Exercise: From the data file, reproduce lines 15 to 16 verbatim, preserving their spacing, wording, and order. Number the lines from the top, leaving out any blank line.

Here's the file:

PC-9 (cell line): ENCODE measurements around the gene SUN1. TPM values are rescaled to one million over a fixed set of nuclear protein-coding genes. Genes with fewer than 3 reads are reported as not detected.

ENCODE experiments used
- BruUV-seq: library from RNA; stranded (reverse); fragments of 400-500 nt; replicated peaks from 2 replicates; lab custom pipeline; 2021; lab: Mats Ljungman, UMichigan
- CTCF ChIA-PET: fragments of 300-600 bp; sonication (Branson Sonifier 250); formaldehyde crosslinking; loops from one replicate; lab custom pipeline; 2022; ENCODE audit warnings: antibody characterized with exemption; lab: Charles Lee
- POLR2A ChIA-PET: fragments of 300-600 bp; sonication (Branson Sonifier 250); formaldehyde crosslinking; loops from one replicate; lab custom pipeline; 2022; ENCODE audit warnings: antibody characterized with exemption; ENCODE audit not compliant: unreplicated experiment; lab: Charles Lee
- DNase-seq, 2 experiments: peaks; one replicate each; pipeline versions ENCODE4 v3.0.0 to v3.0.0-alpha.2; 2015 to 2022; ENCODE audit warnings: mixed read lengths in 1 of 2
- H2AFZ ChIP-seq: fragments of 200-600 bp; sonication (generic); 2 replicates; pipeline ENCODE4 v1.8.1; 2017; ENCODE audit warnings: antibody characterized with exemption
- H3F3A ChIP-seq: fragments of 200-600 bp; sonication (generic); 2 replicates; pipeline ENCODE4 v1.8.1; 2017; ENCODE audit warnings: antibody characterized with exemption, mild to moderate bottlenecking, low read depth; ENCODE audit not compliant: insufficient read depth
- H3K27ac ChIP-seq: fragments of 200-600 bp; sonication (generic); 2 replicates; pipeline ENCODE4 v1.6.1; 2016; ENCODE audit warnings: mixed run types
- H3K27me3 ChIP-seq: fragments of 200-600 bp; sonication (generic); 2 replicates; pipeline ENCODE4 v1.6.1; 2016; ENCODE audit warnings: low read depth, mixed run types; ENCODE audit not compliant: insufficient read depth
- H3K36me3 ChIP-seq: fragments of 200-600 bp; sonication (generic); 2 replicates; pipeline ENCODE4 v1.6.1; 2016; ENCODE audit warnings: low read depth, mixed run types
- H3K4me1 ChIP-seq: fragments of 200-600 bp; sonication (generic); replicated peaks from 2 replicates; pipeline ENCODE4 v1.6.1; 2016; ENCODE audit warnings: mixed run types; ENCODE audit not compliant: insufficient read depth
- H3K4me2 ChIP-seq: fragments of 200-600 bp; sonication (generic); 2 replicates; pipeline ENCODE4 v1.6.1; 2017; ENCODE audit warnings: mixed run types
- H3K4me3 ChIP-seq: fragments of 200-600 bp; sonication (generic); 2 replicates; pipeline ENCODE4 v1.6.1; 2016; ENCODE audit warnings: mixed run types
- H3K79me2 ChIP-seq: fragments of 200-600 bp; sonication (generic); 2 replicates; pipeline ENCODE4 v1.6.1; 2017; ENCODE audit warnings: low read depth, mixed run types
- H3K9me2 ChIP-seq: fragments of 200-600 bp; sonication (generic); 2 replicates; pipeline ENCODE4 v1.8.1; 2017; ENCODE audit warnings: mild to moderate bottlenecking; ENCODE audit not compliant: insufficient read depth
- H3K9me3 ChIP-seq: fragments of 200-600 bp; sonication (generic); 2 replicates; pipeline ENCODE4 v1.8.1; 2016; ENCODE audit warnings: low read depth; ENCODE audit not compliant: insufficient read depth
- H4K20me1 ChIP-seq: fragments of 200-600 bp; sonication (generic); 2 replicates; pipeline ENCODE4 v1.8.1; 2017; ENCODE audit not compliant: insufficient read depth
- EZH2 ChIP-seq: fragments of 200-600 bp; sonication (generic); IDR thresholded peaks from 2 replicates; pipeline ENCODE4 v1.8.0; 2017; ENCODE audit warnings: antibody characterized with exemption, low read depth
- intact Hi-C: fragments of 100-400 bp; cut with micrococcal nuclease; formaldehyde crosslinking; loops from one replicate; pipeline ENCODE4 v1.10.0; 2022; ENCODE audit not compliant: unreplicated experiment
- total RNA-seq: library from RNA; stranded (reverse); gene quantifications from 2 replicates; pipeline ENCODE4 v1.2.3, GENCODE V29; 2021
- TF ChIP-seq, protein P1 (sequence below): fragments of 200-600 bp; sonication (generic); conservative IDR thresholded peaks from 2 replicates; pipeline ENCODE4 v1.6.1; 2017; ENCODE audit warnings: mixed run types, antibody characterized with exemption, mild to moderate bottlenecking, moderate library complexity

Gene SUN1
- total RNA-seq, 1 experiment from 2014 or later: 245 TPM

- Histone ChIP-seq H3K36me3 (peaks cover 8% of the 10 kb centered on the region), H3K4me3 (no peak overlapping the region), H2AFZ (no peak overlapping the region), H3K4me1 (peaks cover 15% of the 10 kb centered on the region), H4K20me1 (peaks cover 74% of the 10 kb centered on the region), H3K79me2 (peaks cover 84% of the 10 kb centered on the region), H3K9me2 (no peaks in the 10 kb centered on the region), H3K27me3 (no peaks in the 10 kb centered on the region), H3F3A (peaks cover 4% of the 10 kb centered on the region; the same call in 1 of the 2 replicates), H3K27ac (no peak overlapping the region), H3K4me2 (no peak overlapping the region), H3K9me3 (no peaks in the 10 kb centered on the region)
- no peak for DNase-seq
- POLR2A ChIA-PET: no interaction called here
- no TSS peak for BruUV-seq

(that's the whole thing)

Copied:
- H3K79me2 ChIP-seq: fragments of 200-600 bp; sonication (generic); 2 replicates; pipeline ENCODE4 v1.6.1; 2017; ENCODE audit warnings: low read depth, mixed run types
- H3K9me2 ChIP-seq: fragments of 200-600 bp; sonication (generic); 2 replicates; pipeline ENCODE4 v1.8.1; 2017; ENCODE audit warnings: mild to moderate bottlenecking; ENCODE audit not compliant: insufficient read depth